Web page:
My third post to this blog of a professional organization could start out talking about the argument I had with New Faculty Majority people, about adjunctification and related matters. They kept saying they did not want tenure, only long contracts and good pay, and that people like me were utterly antiquated, unfair, and “tone deaf” to still be thinking about things like tenure and academic freedom, much less shared governance. They wanted to teach and go, with research optional and they kept saying tenure is dead, we are just employees now. They took pleasure in this and I thought I was on the moon.
But are they right? Has everyone become an atomized, neoliberal subject? Is my idea of what a professor is gone? Is the effort I put into Senate and AAUP misplaced (I think of it as central, key service activity like serving on editorial boards, writing letters of recommendation, but am I wrong)?
A friend said,
You are looking at what may well be the semi-wreckage of our profession.
First, yes, the AAUP is at least a potentially dying organization. It is in a spiral brought on, economically, by too much dependence on a union population that is dwindling owing to court decisions and likewise brought on, economically, by the inflexibility of a mostly male and admittedly occasionally well-meaning geriatric oligarchy (perhaps a “geriocracy”?). However, I don’t think that it is quite done for if we can manage to get in new leadership and start on a new direction in the next few elections. I disagree: I think the problem is its traditional focus on tenure and academic freedom, which the contingent not only do not have, but to which they do not necessarily even aspire (job security being different from tenure). Now that everyone is contingent, and those who are tenure-track or have tenure don’t realize that is because of the AAUP.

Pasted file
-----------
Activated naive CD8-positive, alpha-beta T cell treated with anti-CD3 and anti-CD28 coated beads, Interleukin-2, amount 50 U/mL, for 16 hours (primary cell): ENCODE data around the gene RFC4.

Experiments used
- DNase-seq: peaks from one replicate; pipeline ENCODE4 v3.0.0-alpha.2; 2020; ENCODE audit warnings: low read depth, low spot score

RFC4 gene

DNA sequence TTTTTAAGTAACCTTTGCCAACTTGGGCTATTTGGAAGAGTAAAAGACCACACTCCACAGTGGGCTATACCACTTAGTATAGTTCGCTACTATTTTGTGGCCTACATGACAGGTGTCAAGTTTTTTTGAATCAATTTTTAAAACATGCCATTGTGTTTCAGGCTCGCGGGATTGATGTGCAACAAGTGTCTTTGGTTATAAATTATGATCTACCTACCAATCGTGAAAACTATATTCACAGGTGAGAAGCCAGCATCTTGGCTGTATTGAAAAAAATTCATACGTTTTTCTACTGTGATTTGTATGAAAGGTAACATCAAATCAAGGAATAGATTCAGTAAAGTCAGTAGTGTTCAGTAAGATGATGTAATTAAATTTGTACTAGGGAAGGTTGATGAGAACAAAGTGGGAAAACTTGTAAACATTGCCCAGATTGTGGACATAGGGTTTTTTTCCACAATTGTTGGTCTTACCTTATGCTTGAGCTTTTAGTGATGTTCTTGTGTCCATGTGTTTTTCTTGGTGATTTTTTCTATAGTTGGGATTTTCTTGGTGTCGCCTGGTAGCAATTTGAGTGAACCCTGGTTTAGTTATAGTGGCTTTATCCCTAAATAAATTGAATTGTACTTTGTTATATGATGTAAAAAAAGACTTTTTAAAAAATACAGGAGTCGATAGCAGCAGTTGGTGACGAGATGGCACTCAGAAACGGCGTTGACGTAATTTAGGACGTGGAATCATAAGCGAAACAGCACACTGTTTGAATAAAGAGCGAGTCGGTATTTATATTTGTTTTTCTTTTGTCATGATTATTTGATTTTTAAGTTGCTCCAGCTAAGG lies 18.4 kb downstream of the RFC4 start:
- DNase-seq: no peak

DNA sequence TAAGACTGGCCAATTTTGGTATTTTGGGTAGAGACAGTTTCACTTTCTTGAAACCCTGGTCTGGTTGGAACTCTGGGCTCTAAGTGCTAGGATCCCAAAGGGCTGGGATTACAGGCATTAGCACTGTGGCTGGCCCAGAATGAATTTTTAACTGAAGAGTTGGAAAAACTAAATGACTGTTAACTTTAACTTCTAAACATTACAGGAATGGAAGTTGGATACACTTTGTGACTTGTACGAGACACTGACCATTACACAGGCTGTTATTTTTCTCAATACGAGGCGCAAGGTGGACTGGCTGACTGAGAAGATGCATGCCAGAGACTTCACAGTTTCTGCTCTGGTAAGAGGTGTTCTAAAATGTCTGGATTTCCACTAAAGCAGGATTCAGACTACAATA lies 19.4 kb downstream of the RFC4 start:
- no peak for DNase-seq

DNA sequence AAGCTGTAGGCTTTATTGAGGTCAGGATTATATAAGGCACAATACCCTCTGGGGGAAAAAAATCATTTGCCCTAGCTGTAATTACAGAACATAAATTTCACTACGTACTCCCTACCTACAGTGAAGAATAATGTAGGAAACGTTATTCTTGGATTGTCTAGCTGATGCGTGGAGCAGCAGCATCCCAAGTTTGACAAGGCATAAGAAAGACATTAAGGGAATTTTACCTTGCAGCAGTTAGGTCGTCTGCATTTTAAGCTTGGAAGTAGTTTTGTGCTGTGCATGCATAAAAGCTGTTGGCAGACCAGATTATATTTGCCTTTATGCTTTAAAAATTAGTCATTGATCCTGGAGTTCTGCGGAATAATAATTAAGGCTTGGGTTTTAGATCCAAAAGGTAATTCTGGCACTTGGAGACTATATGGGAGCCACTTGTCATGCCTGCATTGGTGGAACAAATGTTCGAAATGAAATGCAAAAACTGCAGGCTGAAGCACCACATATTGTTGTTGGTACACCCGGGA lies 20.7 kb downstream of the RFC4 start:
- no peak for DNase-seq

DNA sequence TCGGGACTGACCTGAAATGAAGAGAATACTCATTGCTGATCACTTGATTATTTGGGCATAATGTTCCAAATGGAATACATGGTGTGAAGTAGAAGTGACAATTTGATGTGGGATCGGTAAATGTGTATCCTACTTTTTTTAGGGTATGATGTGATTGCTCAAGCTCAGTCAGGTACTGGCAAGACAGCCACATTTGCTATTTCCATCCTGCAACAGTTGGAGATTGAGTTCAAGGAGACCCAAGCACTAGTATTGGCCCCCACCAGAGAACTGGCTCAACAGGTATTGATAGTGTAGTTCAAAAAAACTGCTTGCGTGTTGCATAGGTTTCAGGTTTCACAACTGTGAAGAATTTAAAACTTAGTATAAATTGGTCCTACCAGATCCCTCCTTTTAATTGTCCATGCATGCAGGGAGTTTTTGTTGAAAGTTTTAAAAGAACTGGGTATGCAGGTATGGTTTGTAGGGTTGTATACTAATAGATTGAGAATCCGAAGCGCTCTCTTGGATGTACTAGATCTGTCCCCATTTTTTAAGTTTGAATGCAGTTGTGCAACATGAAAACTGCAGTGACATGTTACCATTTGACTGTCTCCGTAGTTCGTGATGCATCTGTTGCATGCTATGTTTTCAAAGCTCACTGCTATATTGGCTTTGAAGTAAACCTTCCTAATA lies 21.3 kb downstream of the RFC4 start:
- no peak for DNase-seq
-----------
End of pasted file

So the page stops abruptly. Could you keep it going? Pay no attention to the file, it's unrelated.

With regard to your first point: Well taken. Actually, I think about half of the remaining outspoken people believe primarily in “free speech” rather than the more disciplined academic freedom while the remainder believe primarily in the sanctity of their careers, i.e., they want to preserve their careers because they see something worthwhile in them and they have a suspicion that academic freedom might be part of that mix, but, first and foremost, they are careerists. That is one reason that the CBC mentality is so dangerous: it licenses thinking of rights and prerogatives in terms of jobs and careers, which are rather less principled things. [Emphasis added]
Point two: I do believe that Faculty Senates matter but that they need some updating. Nobody gives a hoot about the outcome of a debate on the official “order of business” for the Senate (this bit of wrangling happened at LSU last week), but plenty of people do give the aforementioned hoot when they think something will impact them, i.e., when the press is around giving administrators good or bad press. We need a whole lot more people who will go public and who will use tactics from politics and advertising along with their usual academic armaments.
[Emphasis added] I guess that might help make administrators care. I don’t know.
Point three: I agree with Newfield that we need to keep in mind the public good. The underlying problem, however, is that we no longer have the kind of educated public that we did back during the Enlightenment. Until we put some juice in the liberal arts and educate people about basic philosophical principles and about the nature of governments—even at the expense, say, of taking a course in more politically correct topics—we aren’t going to get anywhere with the public good theme. Put another way, there must be a public before there is a public good, and it must be a good, i.e., educated, public. [Emphasis added]
Point four: Sad to say, many of our colleagues are like our students, wanting enough money to buy toys and pay for kids’ dance lessons and not much more. Few are able to take on the mammoth challenges arising from our new age of very large populations (i.e., it’s a whole lot easier to be a man or woman of letters in colonial America with a few million people than in a world with seven billion who are all inundated with messages from commercial social media sources). We may see a further fracturing in the faculty between those who are activists and fed up and those who are homebodies and want to do nothing other than cash checks. Perhaps such a civil war within the faculty would not be such a bad idea, for it would separate the doers from the non-doers.